White House reopens after reconstruction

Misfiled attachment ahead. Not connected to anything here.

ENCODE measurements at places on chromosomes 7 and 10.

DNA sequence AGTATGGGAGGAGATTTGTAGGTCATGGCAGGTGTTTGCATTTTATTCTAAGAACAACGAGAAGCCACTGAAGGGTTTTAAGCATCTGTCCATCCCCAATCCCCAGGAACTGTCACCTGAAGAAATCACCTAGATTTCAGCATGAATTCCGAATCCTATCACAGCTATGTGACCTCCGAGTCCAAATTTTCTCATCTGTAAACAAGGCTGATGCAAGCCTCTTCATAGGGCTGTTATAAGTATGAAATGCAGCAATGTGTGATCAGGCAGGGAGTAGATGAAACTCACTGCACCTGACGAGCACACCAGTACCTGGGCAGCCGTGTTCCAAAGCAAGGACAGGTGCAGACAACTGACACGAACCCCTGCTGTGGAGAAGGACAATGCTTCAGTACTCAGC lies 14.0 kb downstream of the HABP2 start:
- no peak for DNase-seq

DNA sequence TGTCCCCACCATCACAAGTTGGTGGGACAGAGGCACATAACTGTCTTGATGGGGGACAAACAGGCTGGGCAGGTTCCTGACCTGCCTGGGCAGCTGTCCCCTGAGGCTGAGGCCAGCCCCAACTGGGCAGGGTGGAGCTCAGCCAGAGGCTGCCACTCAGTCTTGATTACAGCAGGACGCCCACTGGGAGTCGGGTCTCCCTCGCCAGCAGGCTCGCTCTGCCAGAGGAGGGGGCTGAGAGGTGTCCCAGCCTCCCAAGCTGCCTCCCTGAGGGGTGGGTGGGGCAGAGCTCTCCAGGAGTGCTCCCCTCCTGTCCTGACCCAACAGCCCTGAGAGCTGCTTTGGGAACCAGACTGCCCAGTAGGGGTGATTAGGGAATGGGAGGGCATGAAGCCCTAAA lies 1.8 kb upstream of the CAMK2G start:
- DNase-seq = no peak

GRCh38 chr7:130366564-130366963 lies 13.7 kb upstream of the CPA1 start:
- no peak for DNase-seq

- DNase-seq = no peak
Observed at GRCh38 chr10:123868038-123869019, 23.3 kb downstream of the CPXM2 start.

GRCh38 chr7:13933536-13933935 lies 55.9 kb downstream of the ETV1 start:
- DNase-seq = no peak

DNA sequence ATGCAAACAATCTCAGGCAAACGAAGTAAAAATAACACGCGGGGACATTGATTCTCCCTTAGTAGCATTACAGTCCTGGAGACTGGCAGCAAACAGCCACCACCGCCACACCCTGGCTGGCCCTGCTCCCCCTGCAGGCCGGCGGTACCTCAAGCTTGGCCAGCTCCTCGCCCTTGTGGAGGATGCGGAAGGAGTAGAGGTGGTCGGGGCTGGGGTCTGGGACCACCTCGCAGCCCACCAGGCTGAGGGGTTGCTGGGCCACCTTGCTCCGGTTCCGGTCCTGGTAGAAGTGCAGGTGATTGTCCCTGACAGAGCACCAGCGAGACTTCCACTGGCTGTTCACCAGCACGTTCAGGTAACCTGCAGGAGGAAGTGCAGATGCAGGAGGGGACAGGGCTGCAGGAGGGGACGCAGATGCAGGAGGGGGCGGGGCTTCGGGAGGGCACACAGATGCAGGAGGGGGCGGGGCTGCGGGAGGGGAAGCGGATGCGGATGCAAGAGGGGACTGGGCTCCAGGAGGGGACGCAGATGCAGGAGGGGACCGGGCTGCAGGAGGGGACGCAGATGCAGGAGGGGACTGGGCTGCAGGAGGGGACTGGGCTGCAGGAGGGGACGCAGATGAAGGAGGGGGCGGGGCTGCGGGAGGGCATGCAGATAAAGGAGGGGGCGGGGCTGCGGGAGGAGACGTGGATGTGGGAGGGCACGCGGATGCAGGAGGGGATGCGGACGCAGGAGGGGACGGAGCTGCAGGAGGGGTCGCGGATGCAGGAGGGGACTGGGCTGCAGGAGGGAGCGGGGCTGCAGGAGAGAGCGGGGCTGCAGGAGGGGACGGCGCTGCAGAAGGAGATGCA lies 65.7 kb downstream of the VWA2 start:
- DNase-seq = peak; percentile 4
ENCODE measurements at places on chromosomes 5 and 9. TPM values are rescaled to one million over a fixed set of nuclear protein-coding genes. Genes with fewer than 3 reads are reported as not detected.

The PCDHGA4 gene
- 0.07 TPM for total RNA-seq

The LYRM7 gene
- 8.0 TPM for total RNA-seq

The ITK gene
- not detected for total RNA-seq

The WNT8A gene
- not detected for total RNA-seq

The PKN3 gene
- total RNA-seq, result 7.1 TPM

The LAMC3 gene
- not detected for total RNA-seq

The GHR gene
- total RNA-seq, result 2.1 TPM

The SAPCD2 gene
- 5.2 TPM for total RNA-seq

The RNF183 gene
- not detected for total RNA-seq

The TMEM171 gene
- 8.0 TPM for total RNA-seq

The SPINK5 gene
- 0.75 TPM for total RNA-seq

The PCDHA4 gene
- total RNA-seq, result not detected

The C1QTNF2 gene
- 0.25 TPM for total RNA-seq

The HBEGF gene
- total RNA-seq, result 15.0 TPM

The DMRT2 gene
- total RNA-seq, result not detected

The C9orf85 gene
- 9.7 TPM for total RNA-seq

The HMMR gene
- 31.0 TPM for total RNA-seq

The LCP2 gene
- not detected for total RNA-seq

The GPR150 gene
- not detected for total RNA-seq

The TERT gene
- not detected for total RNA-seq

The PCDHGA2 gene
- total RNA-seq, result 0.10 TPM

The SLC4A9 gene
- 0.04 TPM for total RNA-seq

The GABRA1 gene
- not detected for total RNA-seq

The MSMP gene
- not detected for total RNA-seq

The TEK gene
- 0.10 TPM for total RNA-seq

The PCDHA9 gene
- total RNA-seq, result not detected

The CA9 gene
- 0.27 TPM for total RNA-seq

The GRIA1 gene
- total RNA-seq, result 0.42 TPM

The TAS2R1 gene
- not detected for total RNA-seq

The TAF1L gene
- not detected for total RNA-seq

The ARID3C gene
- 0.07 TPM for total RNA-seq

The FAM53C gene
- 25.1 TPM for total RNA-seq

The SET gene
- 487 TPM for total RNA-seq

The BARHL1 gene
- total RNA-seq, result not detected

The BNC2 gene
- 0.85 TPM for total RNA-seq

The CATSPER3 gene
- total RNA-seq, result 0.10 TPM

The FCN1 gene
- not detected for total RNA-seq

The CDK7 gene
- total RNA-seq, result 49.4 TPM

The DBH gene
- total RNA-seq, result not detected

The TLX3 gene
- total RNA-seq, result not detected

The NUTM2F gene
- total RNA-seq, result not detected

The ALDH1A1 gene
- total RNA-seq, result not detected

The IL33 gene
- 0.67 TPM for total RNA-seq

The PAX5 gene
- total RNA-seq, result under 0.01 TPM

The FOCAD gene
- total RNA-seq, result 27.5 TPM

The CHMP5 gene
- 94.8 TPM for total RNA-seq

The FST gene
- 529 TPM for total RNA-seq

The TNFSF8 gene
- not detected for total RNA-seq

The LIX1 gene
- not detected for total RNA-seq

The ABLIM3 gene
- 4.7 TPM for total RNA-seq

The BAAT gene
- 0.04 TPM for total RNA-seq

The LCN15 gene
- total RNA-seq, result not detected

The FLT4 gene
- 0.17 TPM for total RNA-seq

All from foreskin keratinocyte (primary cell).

WASHINGTON – President Bush inaugurated the refurbished White House briefing room on Wednesday, showing off a sparkling upgrade to both the guts and face of the famous space.”Welcome back to the West Wing,” he said to the presidential press corps, assembled in the room for the first time since the massive renovation began 11 months ago. “We missed you – sort of.”Bush apparently decided not to take that particular line of humor much further, sticking mostly to acknowledgments of the press’ need for better than the “substandard conditions” of before. Though he joshed that reporters’ questions represent “verbal bullets” and that he doesn’t always like their stories, one line in his prepared remarks was crossed out: “There’s no truth to the rumor some of those new seats can be ejected by pressing a button at Tony’s podium.”Bush seemed most impressed by the new super-powered cooling system, saying “a fellow like me will feel comfortable coming in here answering a few questions without losing 20 pounds.” Indeed, the antiquated old air conditioner was woefully inadequate – and condensation tended to leak from the ceiling when it was particularly overworked.The president and his wife, Laura – who took a personal interest in the project – cut a red-white-and-blue ribbon. The ceremony was timed for airing on network morning shows. Media attendance was severely limited to make space for White House staff.But though the room is now back in use and journalists reoccupied their new work quarters behind it 13 days ago, a finished product is at least a couple of weeks away.Amid the last-minute chaos, the look of the place generally was praised. The media’s work quarters, though yet to be completed, are sleek and uniform – no-frills, industrial-style desks and booths of tan, silver and black. There even are marble walls, granite countertops and stainless-steel appliances.But the briefing room backdrop, intended to be a high-tech wonder appropriate for a modern, 24-hour TV world and closely guarded – literally – until the unveiling, was widely panned. Its layered frosted-glass panels set against a glowing blue background, flanked by 45-inch flat-screen monitors, flags and fake white columns, were derided for lending a gaudy, game-show aura to the most visible face of the White House.Portions of the backdrop rotate to perform different functions. For instance, when White House press secretary Tony Snow held his first daily briefing Wednesday afternoon in the new room, the two monitors that had been rotated out of sight during Bush’s appearance were visible, announcing the obvious: “Daily Press Briefing, July 11, 2007.”The cost of the nearly yearlong renovation is unknown. Early estimates were around $20 million. But the time frame, originally envisioned to be three months, swelled to nine months and then more with many unanticipated problems.